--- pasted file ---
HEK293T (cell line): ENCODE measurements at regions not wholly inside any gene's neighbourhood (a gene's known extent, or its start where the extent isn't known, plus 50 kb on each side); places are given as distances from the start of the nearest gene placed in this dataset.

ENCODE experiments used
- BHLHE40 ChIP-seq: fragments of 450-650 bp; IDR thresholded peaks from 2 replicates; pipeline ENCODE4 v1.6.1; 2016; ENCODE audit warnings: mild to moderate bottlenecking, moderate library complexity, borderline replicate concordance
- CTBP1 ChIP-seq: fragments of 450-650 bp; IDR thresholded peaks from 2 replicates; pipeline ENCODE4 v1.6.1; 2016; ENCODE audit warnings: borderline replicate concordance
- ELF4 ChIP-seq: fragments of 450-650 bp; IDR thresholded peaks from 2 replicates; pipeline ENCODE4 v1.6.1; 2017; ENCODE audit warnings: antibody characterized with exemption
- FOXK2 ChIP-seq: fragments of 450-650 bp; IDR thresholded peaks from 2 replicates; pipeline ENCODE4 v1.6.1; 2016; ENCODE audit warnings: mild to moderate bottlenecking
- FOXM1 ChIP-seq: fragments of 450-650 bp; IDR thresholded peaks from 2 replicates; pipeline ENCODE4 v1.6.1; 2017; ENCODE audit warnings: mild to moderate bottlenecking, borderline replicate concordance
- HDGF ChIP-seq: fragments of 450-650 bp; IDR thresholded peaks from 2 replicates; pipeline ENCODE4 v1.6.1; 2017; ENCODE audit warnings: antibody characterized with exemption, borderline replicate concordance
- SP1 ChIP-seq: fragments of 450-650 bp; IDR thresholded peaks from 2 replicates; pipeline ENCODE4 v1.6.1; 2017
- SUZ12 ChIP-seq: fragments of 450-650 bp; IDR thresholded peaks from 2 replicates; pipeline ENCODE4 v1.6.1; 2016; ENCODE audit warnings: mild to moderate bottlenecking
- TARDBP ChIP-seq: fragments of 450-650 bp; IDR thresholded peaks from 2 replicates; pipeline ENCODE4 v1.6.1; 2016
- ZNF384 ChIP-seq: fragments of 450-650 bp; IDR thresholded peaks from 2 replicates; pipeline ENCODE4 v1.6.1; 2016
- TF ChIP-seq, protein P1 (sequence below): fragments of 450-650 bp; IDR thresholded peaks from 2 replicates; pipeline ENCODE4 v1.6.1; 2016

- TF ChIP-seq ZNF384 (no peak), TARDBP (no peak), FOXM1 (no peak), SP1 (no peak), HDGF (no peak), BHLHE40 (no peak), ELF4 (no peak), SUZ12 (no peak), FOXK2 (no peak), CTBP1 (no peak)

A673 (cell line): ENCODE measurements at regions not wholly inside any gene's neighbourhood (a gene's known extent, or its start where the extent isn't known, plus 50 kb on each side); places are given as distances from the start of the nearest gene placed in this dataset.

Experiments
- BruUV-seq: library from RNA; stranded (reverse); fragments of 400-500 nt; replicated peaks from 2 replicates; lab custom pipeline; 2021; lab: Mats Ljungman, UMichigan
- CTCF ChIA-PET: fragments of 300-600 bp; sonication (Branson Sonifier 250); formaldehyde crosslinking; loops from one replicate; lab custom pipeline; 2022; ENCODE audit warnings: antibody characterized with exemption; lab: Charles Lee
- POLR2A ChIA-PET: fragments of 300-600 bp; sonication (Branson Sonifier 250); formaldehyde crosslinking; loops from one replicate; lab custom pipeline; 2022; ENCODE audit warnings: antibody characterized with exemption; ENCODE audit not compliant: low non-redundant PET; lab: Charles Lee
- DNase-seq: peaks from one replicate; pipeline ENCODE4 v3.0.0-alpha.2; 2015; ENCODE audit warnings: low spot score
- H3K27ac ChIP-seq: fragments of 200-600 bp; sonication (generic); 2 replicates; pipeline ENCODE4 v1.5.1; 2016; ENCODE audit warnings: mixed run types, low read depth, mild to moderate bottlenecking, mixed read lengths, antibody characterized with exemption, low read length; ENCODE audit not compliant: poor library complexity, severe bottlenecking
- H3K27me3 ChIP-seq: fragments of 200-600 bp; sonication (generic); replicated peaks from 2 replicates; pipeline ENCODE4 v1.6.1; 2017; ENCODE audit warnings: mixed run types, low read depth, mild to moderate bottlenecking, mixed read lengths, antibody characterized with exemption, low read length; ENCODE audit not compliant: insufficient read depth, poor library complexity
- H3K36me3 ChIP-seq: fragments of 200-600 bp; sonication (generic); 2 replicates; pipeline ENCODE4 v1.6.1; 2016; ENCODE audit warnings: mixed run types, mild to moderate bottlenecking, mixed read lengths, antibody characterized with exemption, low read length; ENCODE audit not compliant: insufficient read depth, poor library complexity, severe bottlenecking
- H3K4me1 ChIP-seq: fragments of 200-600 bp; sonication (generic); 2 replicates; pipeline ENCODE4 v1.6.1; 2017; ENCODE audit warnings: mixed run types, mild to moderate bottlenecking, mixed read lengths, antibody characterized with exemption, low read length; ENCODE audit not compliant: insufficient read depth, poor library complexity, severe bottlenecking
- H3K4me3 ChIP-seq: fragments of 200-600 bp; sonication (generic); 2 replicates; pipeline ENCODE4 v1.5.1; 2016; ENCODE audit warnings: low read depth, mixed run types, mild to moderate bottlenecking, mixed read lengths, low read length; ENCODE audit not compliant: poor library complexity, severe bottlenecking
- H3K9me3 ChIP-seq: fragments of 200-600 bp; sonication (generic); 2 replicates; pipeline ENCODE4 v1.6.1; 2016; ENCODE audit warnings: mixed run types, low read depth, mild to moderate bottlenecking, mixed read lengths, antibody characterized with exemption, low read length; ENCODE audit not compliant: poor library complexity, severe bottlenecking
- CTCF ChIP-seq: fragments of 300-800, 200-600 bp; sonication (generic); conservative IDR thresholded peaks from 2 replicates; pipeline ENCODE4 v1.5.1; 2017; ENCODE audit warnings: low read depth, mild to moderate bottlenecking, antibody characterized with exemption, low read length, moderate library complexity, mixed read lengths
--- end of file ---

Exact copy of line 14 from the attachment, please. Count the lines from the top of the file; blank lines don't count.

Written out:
- TF ChIP-seq ZNF384 (no peak), TARDBP (no peak), FOXM1 (no peak), SP1 (no peak), HDGF (no peak), BHLHE40 (no peak), ELF4 (no peak), SUZ12 (no peak), FOXK2 (no peak), CTBP1 (no peak)